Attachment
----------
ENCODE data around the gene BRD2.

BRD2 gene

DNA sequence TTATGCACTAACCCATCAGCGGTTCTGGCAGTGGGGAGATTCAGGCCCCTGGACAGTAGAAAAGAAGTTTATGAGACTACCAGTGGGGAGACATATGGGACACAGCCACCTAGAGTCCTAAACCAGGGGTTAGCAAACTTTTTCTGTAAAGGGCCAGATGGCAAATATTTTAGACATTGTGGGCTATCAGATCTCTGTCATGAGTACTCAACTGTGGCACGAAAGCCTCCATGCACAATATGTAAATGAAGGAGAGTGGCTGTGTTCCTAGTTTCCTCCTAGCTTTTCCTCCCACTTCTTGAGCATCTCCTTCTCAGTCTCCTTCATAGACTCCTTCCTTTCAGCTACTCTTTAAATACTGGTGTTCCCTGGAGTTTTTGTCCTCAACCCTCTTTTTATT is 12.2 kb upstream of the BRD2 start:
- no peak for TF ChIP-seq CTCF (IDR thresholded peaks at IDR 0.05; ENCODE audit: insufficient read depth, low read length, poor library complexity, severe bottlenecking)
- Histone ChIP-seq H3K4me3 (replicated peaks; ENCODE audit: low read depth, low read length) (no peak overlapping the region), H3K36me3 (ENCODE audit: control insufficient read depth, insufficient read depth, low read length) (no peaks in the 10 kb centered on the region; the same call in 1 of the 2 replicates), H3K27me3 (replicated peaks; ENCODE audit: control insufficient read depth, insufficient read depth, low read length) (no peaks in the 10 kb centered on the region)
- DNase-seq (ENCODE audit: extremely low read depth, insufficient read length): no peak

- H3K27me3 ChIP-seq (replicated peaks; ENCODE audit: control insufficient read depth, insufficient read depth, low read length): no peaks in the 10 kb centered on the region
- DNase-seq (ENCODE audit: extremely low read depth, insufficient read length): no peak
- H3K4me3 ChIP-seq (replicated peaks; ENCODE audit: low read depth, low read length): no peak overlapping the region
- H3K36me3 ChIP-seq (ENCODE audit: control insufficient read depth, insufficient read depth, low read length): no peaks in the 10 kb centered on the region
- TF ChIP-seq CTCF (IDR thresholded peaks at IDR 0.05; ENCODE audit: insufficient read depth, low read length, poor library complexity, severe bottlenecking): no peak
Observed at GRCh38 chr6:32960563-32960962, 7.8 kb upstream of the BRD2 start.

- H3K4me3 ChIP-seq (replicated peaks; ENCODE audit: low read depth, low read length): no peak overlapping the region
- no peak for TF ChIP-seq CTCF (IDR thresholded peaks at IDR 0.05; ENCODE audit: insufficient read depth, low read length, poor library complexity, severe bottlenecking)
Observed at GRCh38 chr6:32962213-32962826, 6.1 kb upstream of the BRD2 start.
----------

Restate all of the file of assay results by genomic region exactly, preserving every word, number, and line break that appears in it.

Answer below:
ENCODE data around the gene BRD2.

BRD2 gene

DNA sequence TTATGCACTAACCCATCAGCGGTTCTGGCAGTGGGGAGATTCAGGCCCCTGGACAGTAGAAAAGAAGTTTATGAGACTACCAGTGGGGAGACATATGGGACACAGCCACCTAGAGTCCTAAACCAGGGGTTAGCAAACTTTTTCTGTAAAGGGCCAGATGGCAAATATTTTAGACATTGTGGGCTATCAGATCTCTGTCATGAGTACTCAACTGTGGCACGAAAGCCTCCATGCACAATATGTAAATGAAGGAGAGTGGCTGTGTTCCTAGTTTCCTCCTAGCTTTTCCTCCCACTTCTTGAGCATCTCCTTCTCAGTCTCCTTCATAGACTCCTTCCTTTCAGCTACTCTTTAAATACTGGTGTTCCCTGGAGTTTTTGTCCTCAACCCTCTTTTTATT is 12.2 kb upstream of the BRD2 start:
- no peak for TF ChIP-seq CTCF (IDR thresholded peaks at IDR 0.05; ENCODE audit: insufficient read depth, low read length, poor library complexity, severe bottlenecking)
- Histone ChIP-seq H3K4me3 (replicated peaks; ENCODE audit: low read depth, low read length) (no peak overlapping the region), H3K36me3 (ENCODE audit: control insufficient read depth, insufficient read depth, low read length) (no peaks in the 10 kb centered on the region; the same call in 1 of the 2 replicates), H3K27me3 (replicated peaks; ENCODE audit: control insufficient read depth, insufficient read depth, low read length) (no peaks in the 10 kb centered on the region)
- DNase-seq (ENCODE audit: extremely low read depth, insufficient read length): no peak

- H3K27me3 ChIP-seq (replicated peaks; ENCODE audit: control insufficient read depth, insufficient read depth, low read length): no peaks in the 10 kb centered on the region
- DNase-seq (ENCODE audit: extremely low read depth, insufficient read length): no peak
- H3K4me3 ChIP-seq (replicated peaks; ENCODE audit: low read depth, low read length): no peak overlapping the region
- H3K36me3 ChIP-seq (ENCODE audit: control insufficient read depth, insufficient read depth, low read length): no peaks in the 10 kb centered on the region
- TF ChIP-seq CTCF (IDR thresholded peaks at IDR 0.05; ENCODE audit: insufficient read depth, low read length, poor library complexity, severe bottlenecking): no peak
Observed at GRCh38 chr6:32960563-32960962, 7.8 kb upstream of the BRD2 start.

- H3K4me3 ChIP-seq (replicated peaks; ENCODE audit: low read depth, low read length): no peak overlapping the region
- no peak for TF ChIP-seq CTCF (IDR thresholded peaks at IDR 0.05; ENCODE audit: insufficient read depth, low read length, poor library complexity, severe bottlenecking)
Observed at GRCh38 chr6:32962213-32962826, 6.1 kb upstream of the BRD2 start.